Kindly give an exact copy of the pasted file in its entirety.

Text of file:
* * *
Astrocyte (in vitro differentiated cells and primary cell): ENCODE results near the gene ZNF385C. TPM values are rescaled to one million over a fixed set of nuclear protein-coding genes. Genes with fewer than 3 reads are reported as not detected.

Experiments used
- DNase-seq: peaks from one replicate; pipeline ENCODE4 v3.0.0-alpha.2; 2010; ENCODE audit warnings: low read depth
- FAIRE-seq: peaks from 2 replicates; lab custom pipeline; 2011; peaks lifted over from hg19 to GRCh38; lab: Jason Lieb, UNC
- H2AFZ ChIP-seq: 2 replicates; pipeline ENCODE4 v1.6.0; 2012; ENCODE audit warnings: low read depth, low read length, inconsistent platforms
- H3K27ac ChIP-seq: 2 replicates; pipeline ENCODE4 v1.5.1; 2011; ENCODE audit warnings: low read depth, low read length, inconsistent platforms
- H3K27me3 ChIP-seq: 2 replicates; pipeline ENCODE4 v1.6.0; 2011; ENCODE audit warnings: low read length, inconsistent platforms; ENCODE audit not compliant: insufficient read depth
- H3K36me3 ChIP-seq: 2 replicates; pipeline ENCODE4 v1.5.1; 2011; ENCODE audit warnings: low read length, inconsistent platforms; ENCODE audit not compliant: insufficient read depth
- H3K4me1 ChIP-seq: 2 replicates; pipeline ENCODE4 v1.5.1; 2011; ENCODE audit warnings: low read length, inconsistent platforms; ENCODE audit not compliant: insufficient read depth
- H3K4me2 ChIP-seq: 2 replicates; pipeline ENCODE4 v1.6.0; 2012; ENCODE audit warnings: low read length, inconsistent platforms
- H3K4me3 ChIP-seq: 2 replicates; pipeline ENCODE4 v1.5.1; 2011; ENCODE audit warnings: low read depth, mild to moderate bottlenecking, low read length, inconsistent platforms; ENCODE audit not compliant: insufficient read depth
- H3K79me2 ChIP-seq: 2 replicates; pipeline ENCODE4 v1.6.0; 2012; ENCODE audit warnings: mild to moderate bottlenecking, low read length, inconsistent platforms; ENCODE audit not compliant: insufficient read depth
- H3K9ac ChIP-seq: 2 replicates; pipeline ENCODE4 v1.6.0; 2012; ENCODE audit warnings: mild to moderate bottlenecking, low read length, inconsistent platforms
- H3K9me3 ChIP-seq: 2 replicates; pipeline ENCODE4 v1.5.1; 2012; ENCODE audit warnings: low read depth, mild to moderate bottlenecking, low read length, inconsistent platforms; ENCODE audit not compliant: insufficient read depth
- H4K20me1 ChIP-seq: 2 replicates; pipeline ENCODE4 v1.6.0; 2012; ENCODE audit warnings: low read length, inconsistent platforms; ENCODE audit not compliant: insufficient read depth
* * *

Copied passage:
Astrocyte (in vitro differentiated cells and primary cell): ENCODE results near the gene ZNF385C. TPM values are rescaled to one million over a fixed set of nuclear protein-coding genes. Genes with fewer than 3 reads are reported as not detected.

Experiments used
- DNase-seq: peaks from one replicate; pipeline ENCODE4 v3.0.0-alpha.2; 2010; ENCODE audit warnings: low read depth
- FAIRE-seq: peaks from 2 replicates; lab custom pipeline; 2011; peaks lifted over from hg19 to GRCh38; lab: Jason Lieb, UNC
- H2AFZ ChIP-seq: 2 replicates; pipeline ENCODE4 v1.6.0; 2012; ENCODE audit warnings: low read depth, low read length, inconsistent platforms
- H3K27ac ChIP-seq: 2 replicates; pipeline ENCODE4 v1.5.1; 2011; ENCODE audit warnings: low read depth, low read length, inconsistent platforms
- H3K27me3 ChIP-seq: 2 replicates; pipeline ENCODE4 v1.6.0; 2011; ENCODE audit warnings: low read length, inconsistent platforms; ENCODE audit not compliant: insufficient read depth
- H3K36me3 ChIP-seq: 2 replicates; pipeline ENCODE4 v1.5.1; 2011; ENCODE audit warnings: low read length, inconsistent platforms; ENCODE audit not compliant: insufficient read depth
- H3K4me1 ChIP-seq: 2 replicates; pipeline ENCODE4 v1.5.1; 2011; ENCODE audit warnings: low read length, inconsistent platforms; ENCODE audit not compliant: insufficient read depth
- H3K4me2 ChIP-seq: 2 replicates; pipeline ENCODE4 v1.6.0; 2012; ENCODE audit warnings: low read length, inconsistent platforms
- H3K4me3 ChIP-seq: 2 replicates; pipeline ENCODE4 v1.5.1; 2011; ENCODE audit warnings: low read depth, mild to moderate bottlenecking, low read length, inconsistent platforms; ENCODE audit not compliant: insufficient read depth
- H3K79me2 ChIP-seq: 2 replicates; pipeline ENCODE4 v1.6.0; 2012; ENCODE audit warnings: mild to moderate bottlenecking, low read length, inconsistent platforms; ENCODE audit not compliant: insufficient read depth
- H3K9ac ChIP-seq: 2 replicates; pipeline ENCODE4 v1.6.0; 2012; ENCODE audit warnings: mild to moderate bottlenecking, low read length, inconsistent platforms
- H3K9me3 ChIP-seq: 2 replicates; pipeline ENCODE4 v1.5.1; 2012; ENCODE audit warnings: low read depth, mild to moderate bottlenecking, low read length, inconsistent platforms; ENCODE audit not compliant: insufficient read depth
- H4K20me1 ChIP-seq: 2 replicates; pipeline ENCODE4 v1.6.0; 2012; ENCODE audit warnings: low read length, inconsistent platforms; ENCODE audit not compliant: insufficient read depth